R.G. Hardie celebrates 150 with launch of Heritage pipes

Published: April 24, 2018

Even after 150 years in the business of making bagpipes, R.G. Hardie & Co. is still busy putting new technologies to work to make their instruments and products even better.

Founded in 1868 under the banner of Peter Henderson Bagpipes, the Glasgow-based company today introduced a new line of Peter Henderson “Heritage” pipes that benefits from the organization’s investment in laser engraving and 3D printing technology.

The new line of pipes are made with African blackwood, exotic Satinwood from East India and decorated using nickel with a laser-etched thistle design.

“We are proud to be the curator of Peter Henderson’s legacy as a bagpipe maker,” said Alastair Dunn, managing director of the company. “The new pipes have been very well received and look great. The thistle design took many hours to perfect. The laser engraver was part of a recent investment and was used to create the thistle design.”

As the name suggests, the pipes are designed with a nod to the past, the specially-selected Satinwood projecting mounts based on a set of 1910 Henderson drones, which Dunn said “are more refined in comparison to those of the 1920s.”

The Heritage pipes use the standard R.G. Hardie plastic lining system in the blowpipe and blowpipe stock, protecting the wood from moisture, and each set has a unique number engraved on the bass stock.

Pipers and drummers gathered in front of the Peter Henderson shop at 24 Renfrew Street, Glasgow, before a trade mission to Canada aboard the ship Letitia, 1932.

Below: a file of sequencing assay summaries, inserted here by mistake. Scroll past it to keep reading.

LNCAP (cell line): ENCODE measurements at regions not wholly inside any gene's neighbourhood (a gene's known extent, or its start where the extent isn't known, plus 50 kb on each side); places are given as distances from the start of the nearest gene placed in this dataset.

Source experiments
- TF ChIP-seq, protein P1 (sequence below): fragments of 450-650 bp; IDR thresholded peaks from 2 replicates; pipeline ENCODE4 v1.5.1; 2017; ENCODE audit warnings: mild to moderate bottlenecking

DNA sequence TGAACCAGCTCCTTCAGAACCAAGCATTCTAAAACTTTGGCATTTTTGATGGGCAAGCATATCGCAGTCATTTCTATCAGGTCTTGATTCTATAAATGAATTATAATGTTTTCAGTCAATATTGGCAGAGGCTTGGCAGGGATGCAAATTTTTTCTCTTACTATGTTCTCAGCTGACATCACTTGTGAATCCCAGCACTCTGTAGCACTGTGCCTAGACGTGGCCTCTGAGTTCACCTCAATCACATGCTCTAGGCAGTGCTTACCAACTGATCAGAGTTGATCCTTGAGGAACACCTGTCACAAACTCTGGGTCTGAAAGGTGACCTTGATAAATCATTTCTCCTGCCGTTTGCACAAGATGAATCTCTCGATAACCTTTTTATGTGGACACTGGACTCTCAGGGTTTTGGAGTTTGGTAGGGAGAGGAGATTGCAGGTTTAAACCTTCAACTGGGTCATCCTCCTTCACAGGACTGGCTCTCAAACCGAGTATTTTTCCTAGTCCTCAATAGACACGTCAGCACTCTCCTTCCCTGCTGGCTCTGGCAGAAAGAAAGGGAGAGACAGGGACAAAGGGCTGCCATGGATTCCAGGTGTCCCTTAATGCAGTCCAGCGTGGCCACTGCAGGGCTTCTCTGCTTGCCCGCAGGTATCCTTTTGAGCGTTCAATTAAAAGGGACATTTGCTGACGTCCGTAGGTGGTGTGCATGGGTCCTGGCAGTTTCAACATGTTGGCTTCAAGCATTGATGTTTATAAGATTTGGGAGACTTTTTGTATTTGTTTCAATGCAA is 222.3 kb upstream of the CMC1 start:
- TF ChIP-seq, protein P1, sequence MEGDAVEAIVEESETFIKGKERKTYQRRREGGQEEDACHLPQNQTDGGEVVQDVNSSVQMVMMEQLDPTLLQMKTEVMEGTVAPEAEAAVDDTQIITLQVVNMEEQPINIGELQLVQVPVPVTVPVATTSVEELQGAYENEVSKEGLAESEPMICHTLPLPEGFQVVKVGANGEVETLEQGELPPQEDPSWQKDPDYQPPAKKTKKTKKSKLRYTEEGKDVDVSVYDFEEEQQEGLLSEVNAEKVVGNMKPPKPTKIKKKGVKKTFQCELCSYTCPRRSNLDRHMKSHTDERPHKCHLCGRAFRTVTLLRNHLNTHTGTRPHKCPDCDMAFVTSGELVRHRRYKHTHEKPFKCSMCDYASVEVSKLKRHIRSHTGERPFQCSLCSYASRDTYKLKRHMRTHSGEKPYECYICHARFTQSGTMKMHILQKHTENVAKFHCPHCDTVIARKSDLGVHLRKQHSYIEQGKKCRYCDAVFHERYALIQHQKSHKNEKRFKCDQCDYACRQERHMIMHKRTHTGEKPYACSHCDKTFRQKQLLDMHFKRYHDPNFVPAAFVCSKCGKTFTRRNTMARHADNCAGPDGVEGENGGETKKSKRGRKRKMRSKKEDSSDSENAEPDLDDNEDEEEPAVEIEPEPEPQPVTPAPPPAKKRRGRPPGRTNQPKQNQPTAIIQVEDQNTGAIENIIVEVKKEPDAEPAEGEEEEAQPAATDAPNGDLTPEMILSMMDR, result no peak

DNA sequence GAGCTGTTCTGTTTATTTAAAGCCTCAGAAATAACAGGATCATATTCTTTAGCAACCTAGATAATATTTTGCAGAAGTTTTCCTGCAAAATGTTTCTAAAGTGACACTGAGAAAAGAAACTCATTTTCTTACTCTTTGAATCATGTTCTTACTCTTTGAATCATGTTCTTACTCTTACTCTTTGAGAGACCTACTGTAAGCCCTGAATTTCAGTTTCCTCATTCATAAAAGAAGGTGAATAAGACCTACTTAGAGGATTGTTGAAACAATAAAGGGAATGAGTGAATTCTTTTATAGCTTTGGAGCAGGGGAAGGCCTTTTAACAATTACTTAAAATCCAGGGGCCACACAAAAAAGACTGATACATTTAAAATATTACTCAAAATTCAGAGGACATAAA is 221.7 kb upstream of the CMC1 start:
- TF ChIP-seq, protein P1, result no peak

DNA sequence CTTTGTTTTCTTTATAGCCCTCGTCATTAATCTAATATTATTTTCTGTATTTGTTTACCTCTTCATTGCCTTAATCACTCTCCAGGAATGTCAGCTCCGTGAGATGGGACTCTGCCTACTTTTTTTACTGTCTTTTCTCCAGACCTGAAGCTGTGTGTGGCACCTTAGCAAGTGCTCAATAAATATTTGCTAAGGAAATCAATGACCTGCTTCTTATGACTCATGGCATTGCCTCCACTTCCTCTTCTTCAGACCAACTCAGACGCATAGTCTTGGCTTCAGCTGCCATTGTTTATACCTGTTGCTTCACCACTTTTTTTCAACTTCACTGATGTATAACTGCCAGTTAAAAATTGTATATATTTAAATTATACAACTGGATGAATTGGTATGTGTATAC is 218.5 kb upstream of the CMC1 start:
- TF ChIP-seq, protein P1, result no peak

R.G. Hardie & Co. has also entered the world of 3D printing, starting with the creation of custom cap badges. The first product is a badge designed and manufactured in-house for the Grade 1 Glasgow Skye Association Pipe Band.

The Glasgow Skye Association cap badge made with 3D printing technology.

Peter Henderson Bagpipes was established in 1868 after Henderson completed his bagpipe-making apprenticeship under Thomas MacBean Glen & Sons in Edinburgh. The company established its first Glasgow shop in 1880, taking over the premises of Donald MacPhee at 17 Royal Arcade. Demolished some years ago, the site is very close to the present site of the National Piping Centre.

From 1903 to 1925, the company was managed by the legendary piper, John MacDougall Gillies, who helped make the shop into a hub of piping in Glasgow. Peter Henderson Bagpipes was acquired in 1973 by R.G. Hardie & Co., owned and operated by the great solo piper and long-time Muirhead & Sons Pipe-Major Bob Hardie.

Alastair Dunn acquired the organization, and has expanded its offerings and rebuilt its reputation, re-introducing “Peter Henderson” instruments that have gained popularity with soloists and bands, including Field Marshal Montgomery, of which Dunn is pipe-sergeant.

The photo above shows a group of pipers and drummers gathered at the Henderson shop at 24 Renfrew Street, Glasgow, before embarking on a trade mission to Canada in 1932 aboard the ship, “Letitia.” Be sure to check out the fascinating pipes|drums story about this event at the link following.

+ The Bagpipe In Canada, 1932

 

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